The Federal Reserve Bank of the United States has asked to join the Network for Greening the Financial Sector (NGFS)—a coalition of 75 central banks working to understand climate risks and adjust, projections, regulations and investments, to be climate-smart.
As Bloomberg reports:
The NGFS requires its members be signed up to the Paris Climate Accord. President Donald Trump announced in 2017 that he was withdrawing the U.S. from the pact, but President-elect Joe Biden has pledged to rejoin as he makes fighting climate change a key focus for his administration when he takes office in January.
The move is a powerful signal that the US central bank is ready to move forward with the transition to a Biden presidency, which will start at 12:00 noon on January 20, 2021. Fed Chair Jerome Powell had signaled in January that this was likely to happen. The request comes two days after the Fed for the first time formally recognized, in its semi-annual Financial Stability Report (PDF), for the first time formally recognized climate change as a threat to fiscal and economic stability.
Fed Governor Lael Brainard explains:
Increased transparency through improved measurement and more standardized disclosures will be crucial. It is vitally important to move from the recognition that climate change poses significant financial stability risks to the stage where the quantitative implications of those risks are appropriately assessed and addressed.
The report cites specific climate-related risks to finance, real estate, banking, lending, and securities, as well as non-financial areas of risk. The November 2020 Financial Stability Report also makes clear:
The Federal Reserve is evaluating and investing in ways to deepen its understanding of the full scope of implications of climate change for markets, financial exposures, and interconnections between mar- kets and financial institutions. It will monitor and assess the financial system for vulnerabilities related to climate change through its financial stability framework. Moreover, Federal Reserve supervisors expect banks to have systems in place that appropriately identify, measure, control, and monitor all of their material risks, which for many banks are likely to extend to climate risks.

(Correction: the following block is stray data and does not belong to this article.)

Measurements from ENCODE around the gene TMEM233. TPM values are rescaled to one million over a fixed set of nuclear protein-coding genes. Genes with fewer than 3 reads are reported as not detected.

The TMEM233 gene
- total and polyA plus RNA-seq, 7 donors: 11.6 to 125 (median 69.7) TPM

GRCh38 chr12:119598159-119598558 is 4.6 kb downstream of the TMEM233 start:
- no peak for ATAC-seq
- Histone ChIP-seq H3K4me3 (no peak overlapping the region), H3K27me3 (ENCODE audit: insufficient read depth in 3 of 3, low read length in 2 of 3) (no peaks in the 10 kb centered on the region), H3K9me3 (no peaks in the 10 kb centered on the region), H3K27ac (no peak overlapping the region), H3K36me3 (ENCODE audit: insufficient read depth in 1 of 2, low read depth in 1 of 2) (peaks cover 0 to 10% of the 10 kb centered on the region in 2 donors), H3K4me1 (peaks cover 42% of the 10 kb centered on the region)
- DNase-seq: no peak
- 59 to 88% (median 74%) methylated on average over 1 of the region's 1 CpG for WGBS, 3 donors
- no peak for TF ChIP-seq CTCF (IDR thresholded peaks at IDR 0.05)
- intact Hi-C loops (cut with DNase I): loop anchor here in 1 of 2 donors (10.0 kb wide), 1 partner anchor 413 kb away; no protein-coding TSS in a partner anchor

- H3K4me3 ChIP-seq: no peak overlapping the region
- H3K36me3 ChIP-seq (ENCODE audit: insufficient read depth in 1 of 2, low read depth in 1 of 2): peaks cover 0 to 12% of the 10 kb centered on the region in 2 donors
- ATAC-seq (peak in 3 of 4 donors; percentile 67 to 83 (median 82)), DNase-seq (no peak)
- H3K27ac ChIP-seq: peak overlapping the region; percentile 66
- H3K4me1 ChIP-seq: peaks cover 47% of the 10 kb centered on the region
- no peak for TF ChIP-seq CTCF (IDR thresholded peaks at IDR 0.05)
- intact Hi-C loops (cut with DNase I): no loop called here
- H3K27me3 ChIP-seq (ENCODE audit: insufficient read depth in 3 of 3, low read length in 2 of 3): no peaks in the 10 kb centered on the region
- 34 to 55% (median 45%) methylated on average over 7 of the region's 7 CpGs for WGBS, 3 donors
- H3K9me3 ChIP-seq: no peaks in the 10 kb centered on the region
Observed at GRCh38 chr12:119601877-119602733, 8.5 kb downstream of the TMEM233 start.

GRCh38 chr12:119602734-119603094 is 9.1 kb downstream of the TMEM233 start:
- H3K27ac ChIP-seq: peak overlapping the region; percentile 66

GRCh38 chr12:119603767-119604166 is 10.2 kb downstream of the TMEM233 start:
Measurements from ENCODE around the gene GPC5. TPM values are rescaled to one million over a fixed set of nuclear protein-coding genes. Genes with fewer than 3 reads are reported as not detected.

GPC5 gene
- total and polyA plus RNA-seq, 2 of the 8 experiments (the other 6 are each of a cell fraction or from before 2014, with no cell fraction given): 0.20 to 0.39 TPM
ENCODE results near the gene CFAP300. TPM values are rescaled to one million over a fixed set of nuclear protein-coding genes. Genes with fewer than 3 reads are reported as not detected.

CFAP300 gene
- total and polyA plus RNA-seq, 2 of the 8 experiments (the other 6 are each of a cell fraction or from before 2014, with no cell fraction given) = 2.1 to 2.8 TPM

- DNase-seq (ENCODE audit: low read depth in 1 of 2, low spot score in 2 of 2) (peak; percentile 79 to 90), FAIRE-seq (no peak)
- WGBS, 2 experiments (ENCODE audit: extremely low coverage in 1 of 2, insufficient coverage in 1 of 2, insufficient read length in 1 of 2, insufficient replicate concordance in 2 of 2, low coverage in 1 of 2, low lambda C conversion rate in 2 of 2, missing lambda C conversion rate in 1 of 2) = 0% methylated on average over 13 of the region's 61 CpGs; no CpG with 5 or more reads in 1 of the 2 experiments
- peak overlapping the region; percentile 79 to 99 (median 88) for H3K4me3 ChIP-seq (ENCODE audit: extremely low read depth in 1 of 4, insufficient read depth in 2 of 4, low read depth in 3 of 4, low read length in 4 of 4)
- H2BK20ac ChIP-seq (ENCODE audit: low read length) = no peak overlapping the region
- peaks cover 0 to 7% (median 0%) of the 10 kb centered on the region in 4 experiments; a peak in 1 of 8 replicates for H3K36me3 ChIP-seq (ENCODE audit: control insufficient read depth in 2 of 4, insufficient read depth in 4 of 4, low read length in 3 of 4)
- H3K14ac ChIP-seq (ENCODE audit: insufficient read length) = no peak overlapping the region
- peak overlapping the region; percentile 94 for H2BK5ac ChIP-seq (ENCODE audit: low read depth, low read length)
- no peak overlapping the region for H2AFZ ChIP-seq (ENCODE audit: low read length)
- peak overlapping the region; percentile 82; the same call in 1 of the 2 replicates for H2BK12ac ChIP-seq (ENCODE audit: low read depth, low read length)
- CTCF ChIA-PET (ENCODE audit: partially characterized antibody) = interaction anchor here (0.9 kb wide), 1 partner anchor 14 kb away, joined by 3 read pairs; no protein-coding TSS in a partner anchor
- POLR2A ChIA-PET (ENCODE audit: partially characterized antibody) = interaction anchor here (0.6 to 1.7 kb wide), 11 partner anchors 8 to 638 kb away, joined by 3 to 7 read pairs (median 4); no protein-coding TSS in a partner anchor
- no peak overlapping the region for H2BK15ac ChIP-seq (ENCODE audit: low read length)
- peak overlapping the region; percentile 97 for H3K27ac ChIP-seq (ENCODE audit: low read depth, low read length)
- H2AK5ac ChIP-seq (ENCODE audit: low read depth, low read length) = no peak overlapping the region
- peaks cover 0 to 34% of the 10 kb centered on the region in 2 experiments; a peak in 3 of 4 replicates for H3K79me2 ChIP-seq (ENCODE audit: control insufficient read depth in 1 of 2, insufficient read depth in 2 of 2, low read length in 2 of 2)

The Federal Reserve’s new direction on climate risk and resilience comes two months after the Commodity Futures Trading Commission (CFTC) released a special report identifying climate change as a threat to the stability of the entire financial system and the wider US economy.
The recognition of climate change as material financial risk and the request to join the central banks’ climate coalition come as the City of London, the UK’s Green Finance Institute, and the World Economic Forum co-host the Green Horizon Summit—exploring the realignment of all finance toward “a sustainable and resilient future for all”. The Summit examines new directions for finance in 5 areas, on the way to a major upgrade of national climate action commitments in 2021, ahead of the COP26 UN Climate Change negotiations:
- Reporting, Risk Management and Return
- Financing the Energy Transition
- Infrastructure and Green Growth
- Financing Resilience and Adaptation
- Nature and Net Zero
On Monday, the UK—which will host the COP26—announced its first ever sovereign green bond, to be issued next year as part of a wider effort to shift the financial sector toward a future of net-zero carbon emissions. The UK’s Chancellor of the Exchequer Rishi Sunak said:
This will be the first in a series of new issuances as we look to build out the green curve over the coming years, helping to fund projects to tackle climate change, finance much-needed infrastructure investment and create green jobs across this country.
The momentum is shifting away from business as usual and toward the realignment of mainstream finance—in the public, private, and multilateral sectors—with long-term climate resilience. With the incoming Biden administration planning to not only reinstate the US as a signatory to the Paris Agreement but to drive the nation toward net-zero carbon emissions no later than 2050, there is now talk of a Big Four climate leaders club:
- The European Union — Net-zero by 2050 (supported by a European Green Deal)
- The United States — Net-zero by 2050 (with the power sector carbon pollution free by 2035)
- Japan — Net-zero by 2050
- China — Net-zero by 2060
These major commitments would mean nations whose economies account for roughly 64% of global GDP and 50% of global greenhouse gas emissions would be formally on track to realign policy, investment, infrastructure and innovation to phase out carbon emissions by mid-century.
The featured image at the top of this article is taken from the 2018 4th National Climate Assessment, which covered Impacts, Risks, and Adaptation in the United States.